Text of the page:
The next morning, the boys are put down and immediately dressed. This is where your pictures of a meat locker come in… tough guy in a white lab coat back in a freezer surrounded by sides of beef hanging on hooks.  Those sides you’re picturing are actually halves.  So, the two halves of a cow are hung together over the scale in the shop to get the HANGING WEIGHT.  When the halves are hanging and weighed they are missing (and forgive me, but I’ll just got through it) the head, the hide, the legs, and the non-edible organs.

Prices are all based on the animal’s hanging weight. This is when the animal is in its largest usable state but before the specific trimming is done for each customer.

When you buy a side of beef (a quarter, half, or whole), you pay the farmer a price for raising and feeding your animal, but you also pay the butcher for humanely and precisely processing that animal.

The butcher makes a note of each animal’s hanging weight and then calls the farmer. By the time the farmer calls the customers and the customers have placed their individual orders, the sides of beef will have hung in the freezer and aged for 10-14 days. This helps tenderize and flavor the beef.

Alright. So, the beef has been dressed and weighed and aged a bit.  The customers have all called in their preferences and everything’s packaged for the freezer.  Now it’s time to work out the cost.  Our farmer fee is $3.50 per pound (hanging weight).  Our butcher’s processing fee is $.40 per pound (hanging weight).  Add those two together and you get your total cost per pound, or $3.90 per pound.

EXCEPT. You don’t take all that hanging weight home. Remember, the price is based on hanging weight, but you don’t want to take all that weight home.  You’re still looking at the bones, the excess fat, and the tendons of the animal hanging there… no thank you.

In 2010, we bought a half of one of our steers.  That 20-month old steer hung at 480 pounds. When we brought our boxes home, Curt counted everything out before putting it in the freezer.  We don’t do this every time, but it’s been a great reference. Here’s the break-down:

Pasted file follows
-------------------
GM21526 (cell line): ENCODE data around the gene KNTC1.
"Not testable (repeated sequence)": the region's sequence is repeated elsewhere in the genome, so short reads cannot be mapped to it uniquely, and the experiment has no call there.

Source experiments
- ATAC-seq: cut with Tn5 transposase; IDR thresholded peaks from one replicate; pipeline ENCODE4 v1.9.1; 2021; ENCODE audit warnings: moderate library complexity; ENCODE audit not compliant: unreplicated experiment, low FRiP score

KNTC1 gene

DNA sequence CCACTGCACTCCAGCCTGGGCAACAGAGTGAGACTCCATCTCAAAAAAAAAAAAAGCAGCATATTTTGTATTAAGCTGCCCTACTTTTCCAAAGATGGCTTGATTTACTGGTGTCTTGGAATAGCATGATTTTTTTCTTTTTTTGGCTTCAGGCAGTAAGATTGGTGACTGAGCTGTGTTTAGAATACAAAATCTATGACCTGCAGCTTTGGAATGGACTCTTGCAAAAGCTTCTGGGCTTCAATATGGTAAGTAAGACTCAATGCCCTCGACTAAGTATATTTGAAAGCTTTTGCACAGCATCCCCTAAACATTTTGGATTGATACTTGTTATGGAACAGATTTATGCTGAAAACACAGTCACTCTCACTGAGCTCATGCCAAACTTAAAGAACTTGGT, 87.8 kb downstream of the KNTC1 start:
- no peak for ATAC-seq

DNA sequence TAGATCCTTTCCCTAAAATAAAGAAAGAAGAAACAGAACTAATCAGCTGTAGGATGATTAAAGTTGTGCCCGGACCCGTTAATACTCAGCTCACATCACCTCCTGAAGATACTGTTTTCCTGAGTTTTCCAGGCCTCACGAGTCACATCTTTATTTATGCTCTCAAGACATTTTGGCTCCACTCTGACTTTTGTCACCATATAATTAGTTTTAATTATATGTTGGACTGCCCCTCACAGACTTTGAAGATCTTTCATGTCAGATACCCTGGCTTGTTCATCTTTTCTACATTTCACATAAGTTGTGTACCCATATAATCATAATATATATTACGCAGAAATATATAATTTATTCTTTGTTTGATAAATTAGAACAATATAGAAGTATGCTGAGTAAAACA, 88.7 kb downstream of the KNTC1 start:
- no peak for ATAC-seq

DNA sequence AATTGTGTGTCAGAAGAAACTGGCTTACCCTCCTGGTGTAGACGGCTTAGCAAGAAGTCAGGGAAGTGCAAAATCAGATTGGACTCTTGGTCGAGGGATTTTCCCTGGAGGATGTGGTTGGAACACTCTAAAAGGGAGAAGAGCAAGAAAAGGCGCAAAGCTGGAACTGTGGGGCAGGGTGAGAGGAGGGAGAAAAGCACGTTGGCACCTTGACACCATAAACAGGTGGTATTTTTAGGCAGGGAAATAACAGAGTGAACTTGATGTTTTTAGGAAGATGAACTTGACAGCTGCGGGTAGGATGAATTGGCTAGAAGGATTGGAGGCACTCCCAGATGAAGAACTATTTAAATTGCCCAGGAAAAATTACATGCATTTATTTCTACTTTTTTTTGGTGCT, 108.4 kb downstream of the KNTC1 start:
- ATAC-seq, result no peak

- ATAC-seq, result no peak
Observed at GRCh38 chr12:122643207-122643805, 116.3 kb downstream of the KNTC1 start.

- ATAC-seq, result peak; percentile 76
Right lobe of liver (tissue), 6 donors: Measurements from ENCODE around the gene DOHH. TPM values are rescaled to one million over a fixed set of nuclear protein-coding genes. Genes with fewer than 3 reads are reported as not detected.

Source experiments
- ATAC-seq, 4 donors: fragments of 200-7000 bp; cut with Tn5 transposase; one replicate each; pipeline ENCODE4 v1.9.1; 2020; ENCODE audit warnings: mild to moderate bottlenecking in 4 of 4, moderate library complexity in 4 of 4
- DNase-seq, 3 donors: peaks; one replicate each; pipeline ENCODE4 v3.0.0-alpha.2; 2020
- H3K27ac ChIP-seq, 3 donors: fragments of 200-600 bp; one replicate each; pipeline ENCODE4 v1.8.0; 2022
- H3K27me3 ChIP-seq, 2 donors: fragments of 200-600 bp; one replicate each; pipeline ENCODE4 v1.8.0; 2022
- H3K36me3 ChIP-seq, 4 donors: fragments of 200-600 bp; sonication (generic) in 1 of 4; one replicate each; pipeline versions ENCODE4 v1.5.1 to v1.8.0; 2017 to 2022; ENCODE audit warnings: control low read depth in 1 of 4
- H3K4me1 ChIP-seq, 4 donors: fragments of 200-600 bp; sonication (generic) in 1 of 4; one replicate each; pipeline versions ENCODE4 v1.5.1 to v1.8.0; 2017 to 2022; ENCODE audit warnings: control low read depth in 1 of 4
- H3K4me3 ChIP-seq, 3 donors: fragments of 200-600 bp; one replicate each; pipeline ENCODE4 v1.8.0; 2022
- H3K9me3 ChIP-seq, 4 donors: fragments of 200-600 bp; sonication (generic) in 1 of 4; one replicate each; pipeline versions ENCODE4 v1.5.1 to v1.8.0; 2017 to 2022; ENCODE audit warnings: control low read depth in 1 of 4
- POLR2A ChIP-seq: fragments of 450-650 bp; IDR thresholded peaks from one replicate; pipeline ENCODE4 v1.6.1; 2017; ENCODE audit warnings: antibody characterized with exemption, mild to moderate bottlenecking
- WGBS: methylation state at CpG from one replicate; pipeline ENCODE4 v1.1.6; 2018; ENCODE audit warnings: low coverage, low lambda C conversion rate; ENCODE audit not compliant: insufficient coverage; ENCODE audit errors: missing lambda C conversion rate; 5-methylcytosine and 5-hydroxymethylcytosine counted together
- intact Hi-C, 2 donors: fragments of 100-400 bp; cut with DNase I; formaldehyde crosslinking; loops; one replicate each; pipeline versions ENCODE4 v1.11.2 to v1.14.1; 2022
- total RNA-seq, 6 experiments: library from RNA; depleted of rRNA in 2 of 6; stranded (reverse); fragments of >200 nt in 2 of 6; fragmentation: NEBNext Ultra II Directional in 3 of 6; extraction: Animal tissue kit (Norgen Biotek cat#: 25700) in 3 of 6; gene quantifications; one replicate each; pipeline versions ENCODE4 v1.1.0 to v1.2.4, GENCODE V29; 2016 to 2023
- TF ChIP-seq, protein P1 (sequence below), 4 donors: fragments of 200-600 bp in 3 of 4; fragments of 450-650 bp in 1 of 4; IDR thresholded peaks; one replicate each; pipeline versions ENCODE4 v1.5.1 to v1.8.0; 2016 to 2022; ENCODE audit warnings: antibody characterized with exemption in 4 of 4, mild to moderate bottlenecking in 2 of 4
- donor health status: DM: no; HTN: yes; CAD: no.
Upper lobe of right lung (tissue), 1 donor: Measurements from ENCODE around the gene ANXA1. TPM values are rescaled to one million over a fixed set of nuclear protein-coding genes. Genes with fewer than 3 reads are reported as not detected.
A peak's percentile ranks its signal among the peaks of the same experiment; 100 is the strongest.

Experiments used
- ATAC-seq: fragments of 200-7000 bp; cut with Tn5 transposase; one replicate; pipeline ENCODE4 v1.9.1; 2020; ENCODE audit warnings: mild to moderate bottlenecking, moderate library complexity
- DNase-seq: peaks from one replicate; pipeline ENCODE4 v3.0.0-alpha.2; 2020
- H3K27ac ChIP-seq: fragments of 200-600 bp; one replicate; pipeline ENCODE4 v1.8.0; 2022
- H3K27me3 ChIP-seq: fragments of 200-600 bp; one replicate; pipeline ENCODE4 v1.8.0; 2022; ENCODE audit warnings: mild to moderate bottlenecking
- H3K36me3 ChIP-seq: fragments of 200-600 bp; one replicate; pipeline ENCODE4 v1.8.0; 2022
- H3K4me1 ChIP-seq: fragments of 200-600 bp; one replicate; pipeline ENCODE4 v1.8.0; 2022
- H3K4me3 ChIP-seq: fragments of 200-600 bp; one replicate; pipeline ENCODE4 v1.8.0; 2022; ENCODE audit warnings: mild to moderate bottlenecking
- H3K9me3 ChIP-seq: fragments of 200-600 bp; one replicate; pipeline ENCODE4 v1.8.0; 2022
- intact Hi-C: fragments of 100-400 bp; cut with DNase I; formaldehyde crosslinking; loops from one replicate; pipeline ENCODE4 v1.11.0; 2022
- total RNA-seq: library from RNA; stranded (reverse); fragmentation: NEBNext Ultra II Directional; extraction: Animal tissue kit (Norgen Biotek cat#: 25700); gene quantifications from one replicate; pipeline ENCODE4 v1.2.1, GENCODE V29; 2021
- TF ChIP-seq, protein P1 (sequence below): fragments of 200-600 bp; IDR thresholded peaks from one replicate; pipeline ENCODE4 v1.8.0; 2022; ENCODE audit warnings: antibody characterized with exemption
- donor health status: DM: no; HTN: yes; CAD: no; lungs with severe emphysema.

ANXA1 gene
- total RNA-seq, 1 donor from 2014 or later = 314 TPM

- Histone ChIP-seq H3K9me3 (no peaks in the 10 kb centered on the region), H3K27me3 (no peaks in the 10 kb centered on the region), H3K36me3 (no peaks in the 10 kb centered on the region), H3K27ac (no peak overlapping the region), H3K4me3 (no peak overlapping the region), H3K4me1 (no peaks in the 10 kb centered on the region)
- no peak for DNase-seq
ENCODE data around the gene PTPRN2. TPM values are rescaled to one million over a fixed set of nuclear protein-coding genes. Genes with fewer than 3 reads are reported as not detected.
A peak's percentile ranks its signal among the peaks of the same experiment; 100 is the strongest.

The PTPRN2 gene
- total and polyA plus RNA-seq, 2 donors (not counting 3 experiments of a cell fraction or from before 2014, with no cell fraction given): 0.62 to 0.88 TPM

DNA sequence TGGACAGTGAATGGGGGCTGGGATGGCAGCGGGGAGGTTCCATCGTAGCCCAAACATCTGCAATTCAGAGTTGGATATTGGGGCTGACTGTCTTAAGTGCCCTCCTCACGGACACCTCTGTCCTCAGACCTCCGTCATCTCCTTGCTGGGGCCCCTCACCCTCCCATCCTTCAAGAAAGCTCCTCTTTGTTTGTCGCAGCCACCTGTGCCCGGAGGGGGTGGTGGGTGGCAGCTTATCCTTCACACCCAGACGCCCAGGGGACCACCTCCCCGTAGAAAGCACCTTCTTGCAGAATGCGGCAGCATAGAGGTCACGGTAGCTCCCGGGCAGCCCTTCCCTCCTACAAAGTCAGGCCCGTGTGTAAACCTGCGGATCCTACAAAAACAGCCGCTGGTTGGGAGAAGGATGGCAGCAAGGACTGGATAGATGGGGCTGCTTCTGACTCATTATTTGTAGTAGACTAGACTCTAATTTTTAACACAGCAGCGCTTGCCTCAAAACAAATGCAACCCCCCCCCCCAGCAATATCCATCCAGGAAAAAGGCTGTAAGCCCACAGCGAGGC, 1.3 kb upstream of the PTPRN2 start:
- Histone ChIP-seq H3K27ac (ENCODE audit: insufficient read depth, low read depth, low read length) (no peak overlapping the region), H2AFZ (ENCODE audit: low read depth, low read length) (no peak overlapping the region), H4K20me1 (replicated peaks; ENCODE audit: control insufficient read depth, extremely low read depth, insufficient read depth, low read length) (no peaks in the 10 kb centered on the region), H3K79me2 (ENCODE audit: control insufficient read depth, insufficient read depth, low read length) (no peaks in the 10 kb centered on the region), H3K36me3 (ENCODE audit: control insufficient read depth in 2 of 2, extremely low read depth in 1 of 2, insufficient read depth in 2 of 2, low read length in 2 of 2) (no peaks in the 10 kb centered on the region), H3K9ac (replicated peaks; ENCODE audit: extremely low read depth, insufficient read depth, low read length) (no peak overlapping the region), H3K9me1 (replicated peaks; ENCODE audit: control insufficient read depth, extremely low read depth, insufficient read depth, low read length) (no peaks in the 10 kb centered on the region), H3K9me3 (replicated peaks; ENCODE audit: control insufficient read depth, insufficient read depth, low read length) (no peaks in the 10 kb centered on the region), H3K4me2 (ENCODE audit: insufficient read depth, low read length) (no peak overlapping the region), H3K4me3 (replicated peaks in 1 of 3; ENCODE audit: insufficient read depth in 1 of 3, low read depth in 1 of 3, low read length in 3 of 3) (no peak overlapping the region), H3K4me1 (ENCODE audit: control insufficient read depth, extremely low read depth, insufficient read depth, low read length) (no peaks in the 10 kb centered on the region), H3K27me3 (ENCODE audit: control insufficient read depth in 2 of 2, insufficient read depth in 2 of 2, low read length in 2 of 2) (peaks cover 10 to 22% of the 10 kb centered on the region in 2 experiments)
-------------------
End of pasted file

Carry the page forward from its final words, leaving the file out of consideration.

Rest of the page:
quantity cut weight
48 Ground Beef 50
1 Brisket 4.25
5 Soup Bone 12.5
6 Loin Sirloin Steak 11
7 Round Steak 20.25
5 Stew Meat 6.5
1 Heel Round Roast 2.75
3 Chuck Arm Roast 6
2 Round Tip Steak 6
2 Chuck Blade Roast 3.75
2 Rolled Round Rump Roast    4.75
8 Short Ribs 9
11 Rib Steak 11.5
6 Loin Porterhouse Steak 7.5
8 Loin T Bone Steak 8
7 Chuck Roast 15
2010’s half    480# hanging weight 178.75

This chart represents a HALF portion, so the WHOLE guy would have put 357.5 pounds in the freezer- or 74.4% of the hanging weight after trimming and packaging. Excellent return.  Because longhorns are so genetically lean (90 to 95%) our steers lose very little fat in the trimming process.  This allows us to bring more meat home.

Let’s figure out the actual cost.  The out-the-door, pretend like I’m buying from Kroger price.

farmer fee: 3.50 x 480 hanging weight x half =  $840

butcher fee: .40 x 480 hanging weight x half =  $96

We paid $936 for 178.75 pounds, which works out to $5.24 per take-home pound. THIS is what you use to compare cost at the supermarket.  We paid $5.24 for ground beef, for roasts, for prime steaks. $5.24 across the board.

And, there you have it. The whole deal. It’s more than just a per-pound price on a sticker. There are people and time and feed bins and haul trailers and massive freezers and phone calls and preferences and a couple checks behind that number… which can be a bit daunting to the buyer. But, I hope this helps explain a little of what goes into those numbers and sheds a little light on the subject.

It’s a little more involved than just cruising by the meat counter at the grocery store, but it’s so very worth it.

The End